This program will examine the evidence that eating disorders are true biopsychosocial diseases, similar to chemical dependency. The program will define various eating disorders and their consequences, explore neurobiological and behavioral theories of addiction, describe physiological consequences of eating disorders, discuss screening tools, and provide information on treatment options and resources for people with eating disorders.
Handouts and other goodies:
Related reading suggestion:
- “Similarity Between Obesity and Drug Addiction as Assessed by Neurofunctional Imaging: A Concept Review” by Nora Volkow.
About the presenters:
Carl Christensen, MD, PhD, MRO
Dr. Christensen is an Associate Professor in the Departments of OB Gyn and Psychiatry at WSU School of Medicine. He obtained his MD and PhD in Biochemistry at Wayne State University School of Medicine and did his residency in OB Gyn at Hutzel Hospital. He then completed a Fellowship in Gyn Oncology at Duke University Medical Center. He later became certified in Addiction Medicine and is also certified as a Medical Review Officer.
He is currently the Medical Director for the Student Health Monitoring Program at the WSU School of Medicine, which is designed after the Michigan Health Professional Recovery Program (HPRP). He is also currently the Vice Chairman of the Michigan Health Professional Recovery Committee, which oversees the HPRP.
In addition to treating pain and chemical dependency in his private practice at Pain Recovery Solutions in Ann Arbor, Dr Christensen specializes in treatment of chronic pain, especially pelvic pain, and the treatment of addiction in pregnant patients.
He is the current Medical Director of the James Wardell Women’s Recovery Center, an outpatient program dedicated to caring for pregnant, chemically dependent women, as well as the Medical Director at the Substance Abuse Research Division in the Department of Psychiatry at WSU. He is the current President of the Michigan Society of Addiction Medicine. He is the Associate Residency Program Director for the OB Gyn residency at Wayne State University/Detroit Medical Center and has received numerous teaching awards.
He has been named one of the “Top Docs” in Addiction Medicine in Hour Magazine for 2006, 2007 and 2008. He has also served as a past Medical Director for Dawn Farm.
He lives in Superior Township with his wife Cathy, a Nurse Practitioner, and their 3 dogs and multiple rescue cats.
Lori Perpich, MS, LLP
EDEN Program Facilitator, ED League of Michigan Member
Lori started working directly with women recovering from eating disorders in 2000 through an organization called EDEN (The Eating Disorders and Education Network). She became a facilitator in both Washtenaw and Livingston County. For 8 years she led groups through the EDEN Process. The EDEN Process is a 17- week course of one hour meetings. Each meeting covers a specific topic related to recovery and or the acquisition of behavioral skills to break disordered eating habits. Lori facilitated 2 groups per year for women recovering (ages 18-55), and a separate group in each county for families and supporters. In 2004 she began working on her Masters in Clinical Behavioral Psychology at Eastern Michigan University with a clinical interest in behavioral approaches to eating disorders. Lori became involved with Dawn Farm through EDEN, and later conducted her Psychology internship at Dawn Farm. This opened a door for Lori to work with clients experiencing co-addiction of eating disorders and chemicals. Since graduation in 2008 she has been working individually with eating disorder clients in Ann Arbor many of which are dually diagnosed with chemical addiction. Lori continues to lead an ongoing EDEN group in Ann Arbor.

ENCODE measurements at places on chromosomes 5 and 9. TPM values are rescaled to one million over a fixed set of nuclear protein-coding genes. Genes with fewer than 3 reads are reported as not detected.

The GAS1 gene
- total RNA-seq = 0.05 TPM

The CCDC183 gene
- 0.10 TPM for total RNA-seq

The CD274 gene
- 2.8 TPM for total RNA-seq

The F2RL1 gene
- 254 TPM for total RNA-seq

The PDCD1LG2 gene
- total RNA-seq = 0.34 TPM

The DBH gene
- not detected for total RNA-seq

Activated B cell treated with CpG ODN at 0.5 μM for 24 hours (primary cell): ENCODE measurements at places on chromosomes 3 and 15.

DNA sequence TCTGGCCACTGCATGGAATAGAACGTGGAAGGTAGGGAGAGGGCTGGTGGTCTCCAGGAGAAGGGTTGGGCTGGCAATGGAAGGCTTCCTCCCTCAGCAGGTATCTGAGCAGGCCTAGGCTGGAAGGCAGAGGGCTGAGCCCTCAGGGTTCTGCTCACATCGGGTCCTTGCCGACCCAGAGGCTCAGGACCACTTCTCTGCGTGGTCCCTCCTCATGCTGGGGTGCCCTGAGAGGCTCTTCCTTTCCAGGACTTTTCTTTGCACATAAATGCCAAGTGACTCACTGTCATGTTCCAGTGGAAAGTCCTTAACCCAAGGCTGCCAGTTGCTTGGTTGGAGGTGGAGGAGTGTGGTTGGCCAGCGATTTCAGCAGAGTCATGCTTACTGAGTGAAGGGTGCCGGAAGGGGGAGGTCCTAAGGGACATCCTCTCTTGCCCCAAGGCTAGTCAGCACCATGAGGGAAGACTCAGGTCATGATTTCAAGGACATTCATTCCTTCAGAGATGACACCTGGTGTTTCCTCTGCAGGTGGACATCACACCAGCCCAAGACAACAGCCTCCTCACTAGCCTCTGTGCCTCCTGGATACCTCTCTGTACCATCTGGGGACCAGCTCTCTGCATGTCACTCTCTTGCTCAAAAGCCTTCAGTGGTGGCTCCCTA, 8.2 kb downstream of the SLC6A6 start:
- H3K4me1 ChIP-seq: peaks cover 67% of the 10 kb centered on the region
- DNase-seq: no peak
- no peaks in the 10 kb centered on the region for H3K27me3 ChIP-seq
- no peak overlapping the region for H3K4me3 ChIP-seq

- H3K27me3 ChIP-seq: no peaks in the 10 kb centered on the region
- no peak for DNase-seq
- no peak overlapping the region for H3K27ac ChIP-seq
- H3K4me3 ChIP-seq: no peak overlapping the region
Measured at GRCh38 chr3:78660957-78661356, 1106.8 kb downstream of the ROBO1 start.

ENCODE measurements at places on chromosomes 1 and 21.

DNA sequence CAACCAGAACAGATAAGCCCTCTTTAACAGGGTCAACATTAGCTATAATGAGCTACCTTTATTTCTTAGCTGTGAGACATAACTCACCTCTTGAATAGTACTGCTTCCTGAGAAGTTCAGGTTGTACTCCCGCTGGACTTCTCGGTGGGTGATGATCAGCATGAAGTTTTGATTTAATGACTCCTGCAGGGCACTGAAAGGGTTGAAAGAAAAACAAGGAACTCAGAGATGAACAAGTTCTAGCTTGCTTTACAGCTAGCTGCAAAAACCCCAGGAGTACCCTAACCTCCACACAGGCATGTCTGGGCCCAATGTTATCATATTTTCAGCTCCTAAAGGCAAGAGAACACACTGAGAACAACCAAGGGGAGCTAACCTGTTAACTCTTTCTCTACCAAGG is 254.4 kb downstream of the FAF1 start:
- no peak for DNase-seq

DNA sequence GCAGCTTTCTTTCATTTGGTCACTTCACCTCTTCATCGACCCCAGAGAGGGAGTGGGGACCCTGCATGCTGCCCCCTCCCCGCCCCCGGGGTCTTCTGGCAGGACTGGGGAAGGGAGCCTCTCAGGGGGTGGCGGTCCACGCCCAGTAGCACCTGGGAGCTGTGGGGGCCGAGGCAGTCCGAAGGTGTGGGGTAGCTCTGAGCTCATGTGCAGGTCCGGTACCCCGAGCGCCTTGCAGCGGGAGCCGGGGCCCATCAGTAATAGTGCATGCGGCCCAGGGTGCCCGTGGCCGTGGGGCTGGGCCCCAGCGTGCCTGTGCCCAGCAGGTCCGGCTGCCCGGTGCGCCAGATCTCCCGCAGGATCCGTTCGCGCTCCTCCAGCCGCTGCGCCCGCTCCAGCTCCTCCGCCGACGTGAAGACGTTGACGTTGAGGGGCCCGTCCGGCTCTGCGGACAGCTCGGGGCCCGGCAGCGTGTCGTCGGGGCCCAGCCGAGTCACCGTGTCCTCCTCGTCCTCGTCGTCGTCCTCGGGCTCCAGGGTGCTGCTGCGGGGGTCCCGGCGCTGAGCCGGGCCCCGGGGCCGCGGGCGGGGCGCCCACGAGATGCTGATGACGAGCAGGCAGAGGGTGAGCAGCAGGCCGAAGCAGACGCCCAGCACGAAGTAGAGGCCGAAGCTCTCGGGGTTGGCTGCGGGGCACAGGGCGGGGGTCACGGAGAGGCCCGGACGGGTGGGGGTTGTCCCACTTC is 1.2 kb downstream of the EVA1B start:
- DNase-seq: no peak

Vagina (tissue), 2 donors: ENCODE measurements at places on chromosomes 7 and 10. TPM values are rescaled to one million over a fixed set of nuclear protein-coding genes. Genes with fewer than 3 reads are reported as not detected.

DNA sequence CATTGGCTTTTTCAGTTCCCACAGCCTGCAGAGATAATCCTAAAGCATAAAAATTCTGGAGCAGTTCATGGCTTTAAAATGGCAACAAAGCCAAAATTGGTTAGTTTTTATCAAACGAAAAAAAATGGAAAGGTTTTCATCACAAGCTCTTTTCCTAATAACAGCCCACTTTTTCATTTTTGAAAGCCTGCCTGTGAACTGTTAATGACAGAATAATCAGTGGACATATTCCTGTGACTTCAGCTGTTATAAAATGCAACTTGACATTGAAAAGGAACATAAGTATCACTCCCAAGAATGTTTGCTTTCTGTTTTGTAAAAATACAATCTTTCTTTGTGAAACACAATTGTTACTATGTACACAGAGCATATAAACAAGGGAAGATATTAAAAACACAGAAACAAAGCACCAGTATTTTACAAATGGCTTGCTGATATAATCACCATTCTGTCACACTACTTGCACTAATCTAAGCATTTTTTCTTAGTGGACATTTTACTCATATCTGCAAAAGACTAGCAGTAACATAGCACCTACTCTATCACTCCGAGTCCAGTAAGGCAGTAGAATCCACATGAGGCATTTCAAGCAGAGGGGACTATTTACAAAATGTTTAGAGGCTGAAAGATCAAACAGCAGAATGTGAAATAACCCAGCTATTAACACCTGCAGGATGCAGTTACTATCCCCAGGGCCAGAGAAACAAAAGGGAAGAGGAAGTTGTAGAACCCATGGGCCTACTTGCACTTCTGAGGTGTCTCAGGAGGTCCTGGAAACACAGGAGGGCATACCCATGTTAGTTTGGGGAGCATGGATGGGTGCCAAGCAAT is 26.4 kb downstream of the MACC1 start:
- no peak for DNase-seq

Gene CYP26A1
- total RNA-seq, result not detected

Lori’s personal approach to eating disorder treatment is both whole and behavioral. She approaches eating disorders as an addiction with physiological and classically conditioned or escape maintained behaviors. She examines with her clients both their skills for intervening in habit breaking and their overall balance in emotional, social, physical, and spiritual health. She works with her clients to find their most powerful self- worth, accountability and motivations which will give them the strength to intervene in their disorder. She herself is a recovered bulimic and draws on her experience to aid clients through recovery and seeking balance.
Lori has two sons and lives in the Livingston County Area.